7. I get a busy commuter train everyday, 45 minutes each way. Every day I am shocked by seemingly normal people, loosing all manners and sense when a train pulls up. From pushing their way on before the people get off, to letting less able people stand. What I am most shocked about is the fact a train with a likely population made up of 75% men can be so ruthless, I dont expect special treatment from any man, but I do believe in manners and old fashioned as it may be I am appalled that groups of men can ignore standing old people, pregnant people and disabled or injured people. Of course the able and young women are as bad, but these are the ones usually squashed in a middle seat. There is a sudden morphing of people into the worst kind of humans as soon as they walk through train doors. Perhaps they feel that it’s their right to have a seat because we pay so much for train travel, I could buy a couple of cars every year for the cost of mine, but actually, I think it’s their ignorance and the others around them creating an atmosphere where if you don’t look directly at it, it doesn’t exist thus no need to do anything.
    Should a pregnant person always be given as seat, yes, of course, as should the elderly, the families, the person that’s feeling a little ill, the person that’s hot and feeling weak, but I don’t think in this world any of those people can expect that because the ignorance of many commuters, the inability to look up and think of others means this simply won’t happen. 😦

    • I totally agree with you. I often say that people lose all manners when it comes to transport. The amount of times I have been pushed out of the way for someone to get on a train is amazing. Even a train where there are plenty of seats… People do really seem to lose their sense of compassion when it comes to the “rat race” that is commuting. Every man for themselves.
      I’m all about caring for your fellow human being. I know I very much appreciate a seat at the moment, and that’s the reason I used to give up seats when I didn’t need them. I’m a believer in treating your fellow human how you wish to be treated.
      I just wish people would use a bit more sense and compassion.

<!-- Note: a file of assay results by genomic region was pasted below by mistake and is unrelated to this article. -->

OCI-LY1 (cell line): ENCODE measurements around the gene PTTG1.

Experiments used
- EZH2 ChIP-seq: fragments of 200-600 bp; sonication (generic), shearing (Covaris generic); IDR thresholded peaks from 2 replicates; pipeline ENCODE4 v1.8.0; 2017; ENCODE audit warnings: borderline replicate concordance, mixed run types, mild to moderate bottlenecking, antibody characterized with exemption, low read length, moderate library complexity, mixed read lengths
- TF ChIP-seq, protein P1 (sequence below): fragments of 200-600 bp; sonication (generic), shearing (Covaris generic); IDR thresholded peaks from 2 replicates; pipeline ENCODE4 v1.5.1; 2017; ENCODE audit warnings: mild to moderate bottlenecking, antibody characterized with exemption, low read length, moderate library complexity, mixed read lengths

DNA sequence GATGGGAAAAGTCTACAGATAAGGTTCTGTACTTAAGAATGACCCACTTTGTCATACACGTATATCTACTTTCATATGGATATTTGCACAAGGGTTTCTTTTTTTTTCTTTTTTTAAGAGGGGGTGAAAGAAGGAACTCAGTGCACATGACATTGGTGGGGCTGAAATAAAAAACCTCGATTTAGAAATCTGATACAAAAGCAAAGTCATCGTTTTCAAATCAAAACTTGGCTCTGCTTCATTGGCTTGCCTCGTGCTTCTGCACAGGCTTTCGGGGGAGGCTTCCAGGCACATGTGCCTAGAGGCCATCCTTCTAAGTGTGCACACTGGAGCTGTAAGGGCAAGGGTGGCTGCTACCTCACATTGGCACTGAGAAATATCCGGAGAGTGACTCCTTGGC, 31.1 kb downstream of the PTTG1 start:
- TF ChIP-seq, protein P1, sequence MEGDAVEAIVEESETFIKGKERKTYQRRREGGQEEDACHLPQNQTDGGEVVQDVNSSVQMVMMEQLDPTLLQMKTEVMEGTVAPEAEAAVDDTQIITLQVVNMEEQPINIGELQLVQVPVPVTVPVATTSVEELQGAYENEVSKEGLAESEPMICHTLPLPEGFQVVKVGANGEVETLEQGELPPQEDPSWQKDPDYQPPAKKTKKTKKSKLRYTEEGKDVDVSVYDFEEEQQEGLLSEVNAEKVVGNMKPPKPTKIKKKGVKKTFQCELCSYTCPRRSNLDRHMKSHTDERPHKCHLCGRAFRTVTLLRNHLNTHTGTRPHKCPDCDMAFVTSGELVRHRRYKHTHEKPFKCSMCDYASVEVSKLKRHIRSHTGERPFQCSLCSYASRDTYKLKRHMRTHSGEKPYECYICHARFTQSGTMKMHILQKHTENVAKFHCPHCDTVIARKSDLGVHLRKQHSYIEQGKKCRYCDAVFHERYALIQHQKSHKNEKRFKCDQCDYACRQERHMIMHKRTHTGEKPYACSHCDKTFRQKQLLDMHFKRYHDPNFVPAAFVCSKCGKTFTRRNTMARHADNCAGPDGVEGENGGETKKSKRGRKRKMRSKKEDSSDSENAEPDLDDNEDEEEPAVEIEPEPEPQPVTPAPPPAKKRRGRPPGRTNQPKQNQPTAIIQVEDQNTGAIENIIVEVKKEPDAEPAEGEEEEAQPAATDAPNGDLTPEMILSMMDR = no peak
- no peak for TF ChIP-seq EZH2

8. I actually got pushed out the way and nearly fell down the stairs at Aldgate tube station when I was 25 weeks pregnant. The guy didn’t give a shit. The amount of times I’d just stand there and no-one would offer a seat was crazy. I found middle age women the worst. They would glare at me! Young people were surprisingly more accommodating, particularly young girls, business men were very busy with importunate business but usually gave me a seat.

    • Oddly I do find that trains that go to the city are worst. I can get a train to Cannon Street or one to Charing Cross. I always get the Charing Cross because people are less likely to be asses on it. Just something I’ve observed…

  9. My experience in New York has generally been that someone will give up a seat to a child or anyone who seems to need it.

    When I first came to NYC last fall, my (now) fiancée told me her subway riding rule was, get on, go as far into the car as possible and never sit down. If one is able to stand, there’s no reason to sit, and there’s bound to be someone who does need to sit. I’ve adopted that rule. I never sit on the subway, even if the car is empty.

    She’s does two things on the subway that scare me: She gently chastises people for using vulgar language (in the $%#@*ing NYC subway?!?), and politely asks fit young people to give up their seats if anyone is standing. If she’s ignored or gets back talked, she will – politely but firmly – verbally cut them to pieces. It almost always works. If it doesn’t, she really lets them have it.

    • See I do find NYC folk are a little more polite in that way. The times I’ve been there I’ve found people do have respect for one another- obviously I’m viewing that as a visitor and not as a resident.
      I need your fiancée to come travel to work with me for a few weeks!